What it did was allow her to find her specialism and broaden her skill set - a huge benefit of being a jack of all trades.
She said: "Although I wasn't a specialist in any of these things, it gave me the chance to try it all before deciding what I really enjoyed and where I could best use my skill set."
Some of those seen as a 'master of one' trade won't have the flexibility or adaptability shown by a jack of all trades.
Finding what you want to do is the first, and in many ways, the most important step; one that you have to get right.
Understand the industry you want to move into
You've identified the specialism you want to move into. Aces! Part one of the checklist ticked off. At this point, it is important to become as much of an expert as possible in your chosen field.
How can this be achieved? Keeping abreast of the latest news, attending events and marrying these with the host of skills you've already obtained will go a long way to assisting your application.
Becky Yardley is a Senior Digital PR Executive who previously covered all aspects of marketing, including print advertising, SEO and social media.
After identifying that she wanted to focus in the digital industry, Becky's transition was successful because she was prepared to take a slight backwards step in terms of job role to increase her chances of learning, and she focused relentlessly on her chosen industry.
"I think with a bit of focus, it is easy to make the transition, if you keep up to date with industry news, blogs and events in the area you want to specialise in, and if you demonstrate the skills you learnt are really transferrable, then you will be fine at interview stage."
Keeping up to speed with your preferred industry can also help point you in the right direction.
It's worth remembering along the way that the whole 'master of none' turn of phrase can discount what the broad and great skill set that you've already built up.
At Impression, Becky Carre worked on a variety of different projects - experience that helped her see the bigger picture about the way in which the sector was heading.
She explained: "I could see the way the industry was going. Five years ago, working in digital marketing was enough to be considered a specialist, whereas I could see the landscape of the industry changing and that if I wanted to continue to progress my career, it was necessary to take a specialist route within the digital marketing sector."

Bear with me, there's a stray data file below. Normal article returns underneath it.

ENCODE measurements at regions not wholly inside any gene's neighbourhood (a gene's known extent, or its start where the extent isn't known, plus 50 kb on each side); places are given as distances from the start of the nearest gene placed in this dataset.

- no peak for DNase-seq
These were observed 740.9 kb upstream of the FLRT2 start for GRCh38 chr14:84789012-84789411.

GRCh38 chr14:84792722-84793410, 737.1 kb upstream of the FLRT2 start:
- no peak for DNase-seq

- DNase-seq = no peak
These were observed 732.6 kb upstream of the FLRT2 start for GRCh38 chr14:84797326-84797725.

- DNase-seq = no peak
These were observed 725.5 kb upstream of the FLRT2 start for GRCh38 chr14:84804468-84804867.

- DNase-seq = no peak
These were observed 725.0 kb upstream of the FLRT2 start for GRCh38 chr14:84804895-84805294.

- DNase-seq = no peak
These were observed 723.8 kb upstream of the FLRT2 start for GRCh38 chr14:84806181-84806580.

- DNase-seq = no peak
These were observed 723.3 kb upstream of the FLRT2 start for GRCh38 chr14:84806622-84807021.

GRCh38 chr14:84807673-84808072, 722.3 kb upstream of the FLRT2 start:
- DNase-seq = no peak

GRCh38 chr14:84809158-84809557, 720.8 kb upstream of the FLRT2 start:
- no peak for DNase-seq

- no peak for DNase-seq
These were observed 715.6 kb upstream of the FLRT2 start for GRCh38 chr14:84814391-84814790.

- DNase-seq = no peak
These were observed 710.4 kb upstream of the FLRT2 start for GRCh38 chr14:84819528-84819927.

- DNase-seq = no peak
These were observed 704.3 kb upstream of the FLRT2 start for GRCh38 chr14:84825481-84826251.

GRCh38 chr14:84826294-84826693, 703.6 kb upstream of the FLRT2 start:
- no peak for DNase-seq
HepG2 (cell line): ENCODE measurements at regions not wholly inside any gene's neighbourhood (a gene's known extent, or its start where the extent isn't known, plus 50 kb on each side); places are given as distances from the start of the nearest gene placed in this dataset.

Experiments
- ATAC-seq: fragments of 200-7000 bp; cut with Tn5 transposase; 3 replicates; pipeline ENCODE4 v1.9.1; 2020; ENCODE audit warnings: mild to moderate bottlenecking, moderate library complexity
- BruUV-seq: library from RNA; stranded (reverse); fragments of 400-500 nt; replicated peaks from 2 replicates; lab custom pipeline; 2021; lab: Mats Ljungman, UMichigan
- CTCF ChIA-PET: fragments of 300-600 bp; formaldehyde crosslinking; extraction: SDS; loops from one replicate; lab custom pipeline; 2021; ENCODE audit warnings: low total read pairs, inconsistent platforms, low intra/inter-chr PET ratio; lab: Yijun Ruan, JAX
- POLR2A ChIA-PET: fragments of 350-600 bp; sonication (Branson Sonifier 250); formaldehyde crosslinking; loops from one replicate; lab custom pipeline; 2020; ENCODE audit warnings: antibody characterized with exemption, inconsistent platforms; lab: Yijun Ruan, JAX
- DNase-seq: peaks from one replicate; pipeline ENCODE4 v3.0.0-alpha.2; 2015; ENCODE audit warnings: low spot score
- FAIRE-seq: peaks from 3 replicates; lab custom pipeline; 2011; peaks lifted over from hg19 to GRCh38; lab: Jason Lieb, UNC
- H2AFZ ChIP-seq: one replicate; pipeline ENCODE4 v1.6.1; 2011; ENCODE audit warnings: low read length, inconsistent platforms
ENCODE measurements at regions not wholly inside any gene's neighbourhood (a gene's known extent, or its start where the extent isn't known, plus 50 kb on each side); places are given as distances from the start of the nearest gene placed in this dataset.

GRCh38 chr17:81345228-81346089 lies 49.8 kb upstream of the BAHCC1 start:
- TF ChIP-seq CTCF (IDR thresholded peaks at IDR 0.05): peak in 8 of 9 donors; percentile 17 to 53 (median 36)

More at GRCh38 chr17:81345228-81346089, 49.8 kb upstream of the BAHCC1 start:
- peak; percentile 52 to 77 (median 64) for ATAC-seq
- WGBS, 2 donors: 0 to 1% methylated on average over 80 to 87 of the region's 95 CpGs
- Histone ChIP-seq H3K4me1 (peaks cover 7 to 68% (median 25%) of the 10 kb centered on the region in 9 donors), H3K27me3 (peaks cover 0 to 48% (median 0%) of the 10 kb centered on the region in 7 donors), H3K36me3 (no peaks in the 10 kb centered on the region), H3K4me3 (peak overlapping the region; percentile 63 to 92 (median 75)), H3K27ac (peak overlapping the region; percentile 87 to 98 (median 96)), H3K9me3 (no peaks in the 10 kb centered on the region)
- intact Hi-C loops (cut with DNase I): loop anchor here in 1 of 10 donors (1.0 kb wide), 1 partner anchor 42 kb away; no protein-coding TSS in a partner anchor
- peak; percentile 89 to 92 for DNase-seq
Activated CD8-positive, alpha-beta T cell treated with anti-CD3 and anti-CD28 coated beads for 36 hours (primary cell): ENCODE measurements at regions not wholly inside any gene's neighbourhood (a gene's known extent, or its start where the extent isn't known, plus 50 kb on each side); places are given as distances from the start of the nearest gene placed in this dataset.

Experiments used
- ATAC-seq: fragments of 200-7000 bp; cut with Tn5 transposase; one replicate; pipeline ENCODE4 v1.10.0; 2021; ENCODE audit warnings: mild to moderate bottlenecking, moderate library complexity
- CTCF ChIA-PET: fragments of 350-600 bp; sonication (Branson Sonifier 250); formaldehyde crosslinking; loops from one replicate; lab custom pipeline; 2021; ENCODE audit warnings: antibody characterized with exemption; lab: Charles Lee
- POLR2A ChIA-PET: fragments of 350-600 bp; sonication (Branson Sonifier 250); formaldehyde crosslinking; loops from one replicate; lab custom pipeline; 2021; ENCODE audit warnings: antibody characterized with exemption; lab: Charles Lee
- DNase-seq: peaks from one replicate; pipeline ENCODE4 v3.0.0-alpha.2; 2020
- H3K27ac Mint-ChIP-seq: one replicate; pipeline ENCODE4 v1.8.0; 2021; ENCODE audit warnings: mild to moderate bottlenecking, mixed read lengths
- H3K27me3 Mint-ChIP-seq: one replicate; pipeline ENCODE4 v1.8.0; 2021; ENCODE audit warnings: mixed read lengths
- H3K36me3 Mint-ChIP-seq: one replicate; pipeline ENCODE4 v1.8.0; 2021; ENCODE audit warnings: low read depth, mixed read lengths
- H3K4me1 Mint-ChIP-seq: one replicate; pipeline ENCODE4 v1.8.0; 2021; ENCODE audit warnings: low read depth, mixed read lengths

By making sure you're aware of the industry around you and the potential changes within it, you're putting yourself in a solid position to progress into a specialist role.
Accentuate your skills
Yes, you need to look at making changes to become a specialist. And yes you need to look at ways to get some - any - experience in your desired field.
But along the way, don't forget what made you employable in the first place. Using initiative to sense the opportunities is vital but as a jack of all trades, don't forget you're already pretty great and have a great number of attributes already.
These can be harnessed to your advantage.
Although I wasn't a specialist in any of these things, it gave me the chance to try it all before deciding what I really enjoyed and where I could best use my skill set.
A Jack of all trades will have displayed adaptability to work on a wide range of jobs. This requires a real commitment to learning too, which is extremely attractive to employers.
As mentioned previously, if you can show that the skills you've built up throughout your career are transferrable, it will help the transition to a specialist role.
Some of those seen as a 'master of one' trade won't have the flexibility or adaptability shown by a jack of all trades, nor will they have the same level of versatility to undertake different tasks.
There are so many strengths in insight, knowledge and experience gained - turn these into positives that others won't have!
A Jack of all trades can become a master of one if they really want to. Is it an easy process? Evidently not, but the ability to do so is there; you have to be certain about what you want as well as making yourself as much of an expert as possible in your desired field.
But it's worth remembering along the way that the whole 'master of none' turn of phrase can discount the broad and great skill set that you've already built up.
This skill set can and should be used to your advantage.
Written by John Train